Kobe Bryant was a predator just like in the old days Saturday night, and the Charlotte Bobcats became his prey.
The Los Angeles Lakers outscored Charlotte 9-0 in the game’s last 2:50, and Kobe’s vintage performance meant he had a hand in all of it. The Lakers won 88-85, the first L.A. win since Kobe came back four games ago from tearing his Achilles tendon in April.
This was the kind of thing one of the NBA’s ultimate alpha males had missed most, silencing a crowd in hostile territory. Well, semi-hostile at least. A fourth of the Time Warner Cable home crowd of 17,101 wore No.24 jerseys.
“You always miss those moments. particularly on the road,” Kobe said grinned afterward. “It’s always fun to close a team out down the stretch.”
At 35, Kobe is no longer as ridiculously talented as he once was and no longer draws quite the same crowd – the game didn’t sell out. But he still had plenty down in the stretch in an active game where he played 32 minutes, scored 21 points and had eight assists, seven rebounds and seven turnovers.
Several of those turnovers Kobe blamed – with a tight smile – on teammate Pau Gasol. “Don’t even get me started on that stuff,” Kobe said. “I gave him (Gasol) a little bit of a hard time. I can’t throw him the ball if he ain’t got no thumbs.”
Down 85-82 with 1:22 to go, Kobe slashed toward the basket and went to his left hand for a difficult layup in traffic.
“Tonight, I wasn’t sure if I would be able to drive to the basket and finish with my left,” he recounted later. “I said, ‘What the heck, I might as well try it.’”
Then Kobe got an overanxious Gerald Henderson in the air with 37 seconds left, drew a shooting foul and swished the two free throws to give the Lakers an 86-85 lead. On Ben Gordon’s last-ditch three with 2.5 seconds left that could have sent it to overtime, Kobe played such Velcro defense that Gordon’s prayer had absolutely no chance.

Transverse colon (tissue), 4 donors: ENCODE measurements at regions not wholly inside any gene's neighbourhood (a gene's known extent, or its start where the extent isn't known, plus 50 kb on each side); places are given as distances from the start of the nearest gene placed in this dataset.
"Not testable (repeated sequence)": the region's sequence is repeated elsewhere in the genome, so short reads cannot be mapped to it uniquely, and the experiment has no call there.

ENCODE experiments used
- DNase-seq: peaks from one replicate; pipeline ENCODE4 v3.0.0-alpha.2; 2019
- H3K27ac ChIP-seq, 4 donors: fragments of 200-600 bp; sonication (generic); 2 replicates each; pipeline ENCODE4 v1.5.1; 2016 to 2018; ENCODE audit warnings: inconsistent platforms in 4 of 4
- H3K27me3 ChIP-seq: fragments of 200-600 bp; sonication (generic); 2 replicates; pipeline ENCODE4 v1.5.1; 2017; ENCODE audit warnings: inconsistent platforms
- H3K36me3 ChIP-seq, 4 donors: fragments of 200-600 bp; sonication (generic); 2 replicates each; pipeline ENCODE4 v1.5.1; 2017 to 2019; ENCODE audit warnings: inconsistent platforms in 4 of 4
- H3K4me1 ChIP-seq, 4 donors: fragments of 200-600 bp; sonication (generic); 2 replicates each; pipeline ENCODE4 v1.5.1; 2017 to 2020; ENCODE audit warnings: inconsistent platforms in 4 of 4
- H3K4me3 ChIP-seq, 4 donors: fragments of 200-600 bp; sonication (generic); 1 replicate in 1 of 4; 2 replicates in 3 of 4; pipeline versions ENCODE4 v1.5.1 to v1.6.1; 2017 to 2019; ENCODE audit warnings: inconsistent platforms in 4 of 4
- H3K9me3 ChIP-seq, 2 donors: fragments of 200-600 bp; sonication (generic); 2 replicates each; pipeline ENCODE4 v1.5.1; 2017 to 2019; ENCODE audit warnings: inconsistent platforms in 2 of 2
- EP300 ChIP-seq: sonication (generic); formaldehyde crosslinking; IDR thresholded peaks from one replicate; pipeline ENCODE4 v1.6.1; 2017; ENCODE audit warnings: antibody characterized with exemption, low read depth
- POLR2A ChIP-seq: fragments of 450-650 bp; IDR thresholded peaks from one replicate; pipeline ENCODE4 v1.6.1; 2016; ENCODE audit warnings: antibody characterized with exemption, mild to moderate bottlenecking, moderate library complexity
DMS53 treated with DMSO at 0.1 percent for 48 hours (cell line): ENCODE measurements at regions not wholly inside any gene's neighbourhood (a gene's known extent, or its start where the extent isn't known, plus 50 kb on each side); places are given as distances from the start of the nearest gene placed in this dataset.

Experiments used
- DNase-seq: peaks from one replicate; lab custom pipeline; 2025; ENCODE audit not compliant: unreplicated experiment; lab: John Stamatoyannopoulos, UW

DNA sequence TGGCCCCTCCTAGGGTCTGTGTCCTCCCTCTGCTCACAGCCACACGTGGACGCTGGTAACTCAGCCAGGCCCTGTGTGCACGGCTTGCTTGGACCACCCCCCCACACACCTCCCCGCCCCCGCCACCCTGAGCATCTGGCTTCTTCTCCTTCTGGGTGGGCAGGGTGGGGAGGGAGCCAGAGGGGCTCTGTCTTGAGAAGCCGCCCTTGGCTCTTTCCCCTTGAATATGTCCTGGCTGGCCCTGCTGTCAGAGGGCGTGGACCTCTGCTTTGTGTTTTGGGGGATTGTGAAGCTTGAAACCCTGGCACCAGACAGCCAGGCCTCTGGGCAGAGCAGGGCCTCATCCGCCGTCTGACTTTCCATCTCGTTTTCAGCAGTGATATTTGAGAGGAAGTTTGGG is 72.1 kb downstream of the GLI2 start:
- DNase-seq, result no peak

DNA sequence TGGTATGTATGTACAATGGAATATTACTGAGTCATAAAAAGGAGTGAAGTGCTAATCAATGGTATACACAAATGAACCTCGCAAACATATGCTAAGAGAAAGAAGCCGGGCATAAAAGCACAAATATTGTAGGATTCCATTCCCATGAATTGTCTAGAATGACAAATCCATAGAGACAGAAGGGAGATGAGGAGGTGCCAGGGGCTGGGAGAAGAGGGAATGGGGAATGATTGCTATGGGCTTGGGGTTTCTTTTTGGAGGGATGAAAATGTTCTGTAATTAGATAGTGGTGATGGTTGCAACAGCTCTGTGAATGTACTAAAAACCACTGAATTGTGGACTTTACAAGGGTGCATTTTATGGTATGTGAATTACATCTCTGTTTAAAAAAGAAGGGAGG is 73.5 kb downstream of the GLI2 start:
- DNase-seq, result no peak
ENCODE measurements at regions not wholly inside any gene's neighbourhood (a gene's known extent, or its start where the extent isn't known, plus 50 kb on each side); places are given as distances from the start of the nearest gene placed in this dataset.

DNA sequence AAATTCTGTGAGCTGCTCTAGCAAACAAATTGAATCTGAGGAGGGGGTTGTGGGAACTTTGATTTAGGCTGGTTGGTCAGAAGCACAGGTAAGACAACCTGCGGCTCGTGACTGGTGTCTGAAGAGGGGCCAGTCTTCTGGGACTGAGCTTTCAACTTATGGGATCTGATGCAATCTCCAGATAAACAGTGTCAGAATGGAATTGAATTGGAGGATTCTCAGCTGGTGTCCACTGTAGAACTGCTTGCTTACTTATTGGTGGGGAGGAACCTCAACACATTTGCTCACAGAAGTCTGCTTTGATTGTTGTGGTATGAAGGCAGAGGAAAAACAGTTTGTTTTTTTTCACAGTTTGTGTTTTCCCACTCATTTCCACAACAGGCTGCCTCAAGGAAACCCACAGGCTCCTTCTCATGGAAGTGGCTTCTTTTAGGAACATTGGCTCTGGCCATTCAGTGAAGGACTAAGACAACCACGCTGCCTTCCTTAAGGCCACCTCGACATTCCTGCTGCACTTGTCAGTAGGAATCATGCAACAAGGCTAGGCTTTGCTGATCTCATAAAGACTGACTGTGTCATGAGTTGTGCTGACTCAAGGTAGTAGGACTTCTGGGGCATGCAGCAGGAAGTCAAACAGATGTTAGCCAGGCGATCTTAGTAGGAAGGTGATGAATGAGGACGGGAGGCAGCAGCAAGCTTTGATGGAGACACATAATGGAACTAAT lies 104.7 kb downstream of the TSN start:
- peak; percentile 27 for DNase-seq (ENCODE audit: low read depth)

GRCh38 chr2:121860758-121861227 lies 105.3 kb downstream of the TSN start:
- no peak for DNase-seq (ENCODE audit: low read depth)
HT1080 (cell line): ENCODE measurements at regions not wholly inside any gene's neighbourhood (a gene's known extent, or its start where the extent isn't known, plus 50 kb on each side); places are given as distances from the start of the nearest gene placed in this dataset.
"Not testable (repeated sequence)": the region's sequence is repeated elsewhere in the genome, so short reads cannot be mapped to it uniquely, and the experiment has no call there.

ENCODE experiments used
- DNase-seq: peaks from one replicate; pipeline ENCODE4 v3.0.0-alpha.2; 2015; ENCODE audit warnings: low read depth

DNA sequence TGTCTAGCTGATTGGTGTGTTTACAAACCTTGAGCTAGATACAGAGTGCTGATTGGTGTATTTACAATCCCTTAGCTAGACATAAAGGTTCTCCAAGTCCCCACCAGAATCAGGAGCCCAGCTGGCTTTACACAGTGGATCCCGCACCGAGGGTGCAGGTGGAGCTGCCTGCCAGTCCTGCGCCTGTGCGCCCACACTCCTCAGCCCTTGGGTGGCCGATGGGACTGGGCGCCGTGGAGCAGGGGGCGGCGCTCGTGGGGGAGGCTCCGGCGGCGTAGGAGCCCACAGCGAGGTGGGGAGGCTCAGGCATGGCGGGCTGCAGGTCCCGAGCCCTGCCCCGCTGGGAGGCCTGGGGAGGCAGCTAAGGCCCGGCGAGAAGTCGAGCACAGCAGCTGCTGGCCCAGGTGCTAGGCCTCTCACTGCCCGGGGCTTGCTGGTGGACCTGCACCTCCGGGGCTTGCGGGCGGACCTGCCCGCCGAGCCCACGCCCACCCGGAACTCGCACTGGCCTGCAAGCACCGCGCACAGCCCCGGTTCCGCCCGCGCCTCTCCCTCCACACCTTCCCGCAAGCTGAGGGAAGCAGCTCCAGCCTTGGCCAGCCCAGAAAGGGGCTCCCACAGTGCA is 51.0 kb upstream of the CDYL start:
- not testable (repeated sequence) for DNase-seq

“Obviously, he’s hunting for the three,” Kobe said of Gordon. “I just tried to use my size, stay on top of him and not give him any airspace.”
All of that meant the Bobcats – who have had similar near-misses against quality opponents like Miami, Indiana and Dallas in the past two weeks – lost another close one to a big-time foe. Charlotte (10-14) is no longer a bad team and could well make the playoffs in the diminished Eastern Conference. But the Bobcats still don’t have anyone like Kobe. Never have.
Down 86-85, the Bobcats worked hard to get the ball to big man Al Jefferson, but he missed a six-footer badly. The Lakers, on the other hand, just made sure the ball was in Kobe’s hands for all the key possessions down the stretch.
“The easier thing, obviously, is to have Kobe,” Bobcats coach Steve Clifford said.
Playing a lot of point guard by necessity, Kobe took 15 shots and passed up at least that many.
It was nothing like the most electrifying game Kobe ever played in Charlotte. Seven years ago, he took 45 shots and scored 58 points in a remarkable triple overtime game that the Bobcats ultimately won.
Long before that, of course, in 1996, Kobe was a Charlotte Hornet for about five minutes on draft night before a pre-arranged deal sent him to L.A. and gave the Hornets the immortal Vlade Divac.
That was all long ago. But Kobe showed Saturday night he still has currency.
His goals, however, seem outlandishly high for the 11-12 Lakers. “I want to win a championship,” he said. “I want to be playing in June.”
But when it’s Kobe, as Bobcat fans were reminded Saturday night, it’s always possible.